Its a good sled, lighter than the Enduro less expensive than the Enduro. More playful you could say but I still choose my Enduro for those 150 to 200 mile days.

If it was my sled I would consider a different set of ski's on his sled and call it good.
 

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Im thinking Enduro as it also has a 7.8" LCD color display which can display trail maps from BRP GO/Connect apps. Id hate to get stuck with small black/white no bluetooth/no maps minimalist LCD display for next 15 years.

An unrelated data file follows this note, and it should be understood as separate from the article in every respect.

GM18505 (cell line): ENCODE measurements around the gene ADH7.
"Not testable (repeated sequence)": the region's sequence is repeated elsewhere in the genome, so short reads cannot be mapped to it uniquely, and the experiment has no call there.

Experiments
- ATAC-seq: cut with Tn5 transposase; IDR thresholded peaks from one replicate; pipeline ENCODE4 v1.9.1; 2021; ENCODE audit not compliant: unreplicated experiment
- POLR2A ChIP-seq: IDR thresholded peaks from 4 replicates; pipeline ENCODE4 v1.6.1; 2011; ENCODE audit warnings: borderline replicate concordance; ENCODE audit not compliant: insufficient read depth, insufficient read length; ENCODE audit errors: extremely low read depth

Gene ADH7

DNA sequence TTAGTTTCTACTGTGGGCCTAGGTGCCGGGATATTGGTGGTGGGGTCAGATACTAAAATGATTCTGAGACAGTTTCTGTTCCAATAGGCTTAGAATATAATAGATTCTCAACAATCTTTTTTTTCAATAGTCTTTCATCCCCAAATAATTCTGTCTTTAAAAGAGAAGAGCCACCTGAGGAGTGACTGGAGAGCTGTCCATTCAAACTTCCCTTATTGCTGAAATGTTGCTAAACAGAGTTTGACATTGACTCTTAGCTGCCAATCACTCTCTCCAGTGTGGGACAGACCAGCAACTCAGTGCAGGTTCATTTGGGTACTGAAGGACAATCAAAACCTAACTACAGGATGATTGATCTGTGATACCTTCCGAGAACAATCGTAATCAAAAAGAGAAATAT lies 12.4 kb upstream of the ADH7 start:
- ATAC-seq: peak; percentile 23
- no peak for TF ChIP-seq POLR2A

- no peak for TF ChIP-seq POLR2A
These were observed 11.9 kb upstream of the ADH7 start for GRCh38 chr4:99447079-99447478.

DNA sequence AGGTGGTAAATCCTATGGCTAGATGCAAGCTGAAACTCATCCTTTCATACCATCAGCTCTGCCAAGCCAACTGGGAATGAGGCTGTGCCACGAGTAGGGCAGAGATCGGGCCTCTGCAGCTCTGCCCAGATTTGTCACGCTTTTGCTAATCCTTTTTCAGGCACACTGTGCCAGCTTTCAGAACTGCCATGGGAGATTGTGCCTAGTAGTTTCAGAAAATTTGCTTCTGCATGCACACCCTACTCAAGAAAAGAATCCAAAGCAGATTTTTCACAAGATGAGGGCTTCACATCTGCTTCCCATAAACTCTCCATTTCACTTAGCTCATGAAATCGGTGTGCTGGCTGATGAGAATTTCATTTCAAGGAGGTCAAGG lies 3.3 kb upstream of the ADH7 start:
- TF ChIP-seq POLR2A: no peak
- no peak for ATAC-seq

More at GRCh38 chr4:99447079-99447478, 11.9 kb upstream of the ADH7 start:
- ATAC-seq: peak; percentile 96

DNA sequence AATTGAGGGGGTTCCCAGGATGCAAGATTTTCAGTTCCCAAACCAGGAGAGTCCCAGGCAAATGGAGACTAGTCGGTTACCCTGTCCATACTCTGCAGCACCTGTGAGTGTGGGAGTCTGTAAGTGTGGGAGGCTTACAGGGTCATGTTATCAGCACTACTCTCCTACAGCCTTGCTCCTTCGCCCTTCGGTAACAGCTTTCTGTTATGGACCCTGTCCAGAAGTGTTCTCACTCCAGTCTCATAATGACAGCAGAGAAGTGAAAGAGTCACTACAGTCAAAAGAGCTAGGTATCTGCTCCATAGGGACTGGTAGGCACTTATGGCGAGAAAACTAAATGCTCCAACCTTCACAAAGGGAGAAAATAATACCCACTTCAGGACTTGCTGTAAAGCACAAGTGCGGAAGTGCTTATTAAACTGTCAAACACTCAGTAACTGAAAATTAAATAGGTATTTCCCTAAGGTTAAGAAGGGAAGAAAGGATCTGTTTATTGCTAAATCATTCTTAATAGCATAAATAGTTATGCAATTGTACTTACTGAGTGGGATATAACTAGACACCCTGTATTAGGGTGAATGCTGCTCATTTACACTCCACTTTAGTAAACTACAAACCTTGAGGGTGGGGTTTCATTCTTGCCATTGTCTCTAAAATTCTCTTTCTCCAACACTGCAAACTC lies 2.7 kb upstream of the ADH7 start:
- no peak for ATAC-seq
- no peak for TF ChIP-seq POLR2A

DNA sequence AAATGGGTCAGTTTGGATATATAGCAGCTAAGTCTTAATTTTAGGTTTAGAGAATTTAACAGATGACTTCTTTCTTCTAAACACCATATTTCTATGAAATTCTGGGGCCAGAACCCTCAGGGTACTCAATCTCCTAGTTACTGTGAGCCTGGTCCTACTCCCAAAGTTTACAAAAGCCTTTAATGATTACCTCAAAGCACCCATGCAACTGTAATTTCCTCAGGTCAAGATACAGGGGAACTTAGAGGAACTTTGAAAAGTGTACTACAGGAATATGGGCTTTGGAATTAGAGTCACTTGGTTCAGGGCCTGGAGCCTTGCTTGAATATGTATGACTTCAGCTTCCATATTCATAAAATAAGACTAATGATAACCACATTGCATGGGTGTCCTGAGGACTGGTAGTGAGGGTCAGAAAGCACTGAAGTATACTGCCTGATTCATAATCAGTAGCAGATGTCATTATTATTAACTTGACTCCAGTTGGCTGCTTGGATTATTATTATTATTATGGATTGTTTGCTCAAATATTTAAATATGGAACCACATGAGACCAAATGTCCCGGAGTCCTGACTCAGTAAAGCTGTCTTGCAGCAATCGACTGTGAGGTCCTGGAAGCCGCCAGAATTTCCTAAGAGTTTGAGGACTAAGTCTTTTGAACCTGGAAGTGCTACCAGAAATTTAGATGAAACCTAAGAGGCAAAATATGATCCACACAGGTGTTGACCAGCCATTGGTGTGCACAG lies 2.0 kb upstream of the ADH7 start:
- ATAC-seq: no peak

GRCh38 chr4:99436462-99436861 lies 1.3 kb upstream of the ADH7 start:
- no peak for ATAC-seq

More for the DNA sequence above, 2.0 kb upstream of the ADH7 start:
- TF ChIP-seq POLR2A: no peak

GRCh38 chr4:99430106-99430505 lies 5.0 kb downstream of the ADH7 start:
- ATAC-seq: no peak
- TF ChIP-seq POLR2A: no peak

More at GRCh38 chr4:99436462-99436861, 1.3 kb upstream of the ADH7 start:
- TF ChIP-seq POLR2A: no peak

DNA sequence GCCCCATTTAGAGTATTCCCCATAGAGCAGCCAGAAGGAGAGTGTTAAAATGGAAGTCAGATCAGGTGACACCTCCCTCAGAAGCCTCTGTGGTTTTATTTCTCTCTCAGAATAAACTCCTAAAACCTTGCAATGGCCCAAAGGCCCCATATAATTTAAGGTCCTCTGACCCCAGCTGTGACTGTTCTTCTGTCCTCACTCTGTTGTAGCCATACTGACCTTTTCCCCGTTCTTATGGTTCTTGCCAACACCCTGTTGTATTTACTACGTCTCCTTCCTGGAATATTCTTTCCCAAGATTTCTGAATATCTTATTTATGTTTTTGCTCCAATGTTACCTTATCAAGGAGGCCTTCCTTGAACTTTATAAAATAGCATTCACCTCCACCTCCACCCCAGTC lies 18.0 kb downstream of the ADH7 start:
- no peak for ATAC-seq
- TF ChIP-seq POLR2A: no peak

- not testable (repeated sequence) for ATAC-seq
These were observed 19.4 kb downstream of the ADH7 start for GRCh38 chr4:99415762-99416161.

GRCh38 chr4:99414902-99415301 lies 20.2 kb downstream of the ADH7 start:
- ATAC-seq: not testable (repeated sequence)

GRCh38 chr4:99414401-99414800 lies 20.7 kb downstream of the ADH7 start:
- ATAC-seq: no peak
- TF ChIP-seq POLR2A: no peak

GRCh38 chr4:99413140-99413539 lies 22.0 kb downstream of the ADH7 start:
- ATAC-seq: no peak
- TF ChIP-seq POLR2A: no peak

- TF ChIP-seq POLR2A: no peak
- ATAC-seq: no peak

I have so far found the 7.8 gauge diappointing. As far as the GPS is concerned there are not trail maps for every area, For example, NH does have maps, but Maine, where I ride, does not. Also, it depends on you getting a phone signal, which may not be possible in some remote areas. Some of the display, like stats related to trip meters, are quite small, and hard to decipher while you are moving. The gauge controls favor the music and phone functions, which many people do not care about, to the detriment of previously one button controls. For example, in prior years the ACS level was changed by pressing a rocker style button atop the left handlebar controls. Press one side to go up, one to go down. Easy to do on the fly. Now that has been dedicated to answering a phone call and to change the ACS you press a buttnon at the base of the rotary gauge (joystick), rotate the dial up left or right to change level (the setting is displayed in the digital gauge) and then press down on the joystick to set it. You have to be stopped or going really slow to do it, and it is three different button presses or turns, that take your hand off the bars compared to just one on the bars. I am sure it will be made simpler when migrated to the G5 chassis an the new 10 inch gauge, but that is at least two years away. The 7.8 gauge is attractive, and beyond the GPS pretty functional. But it could have been so much better.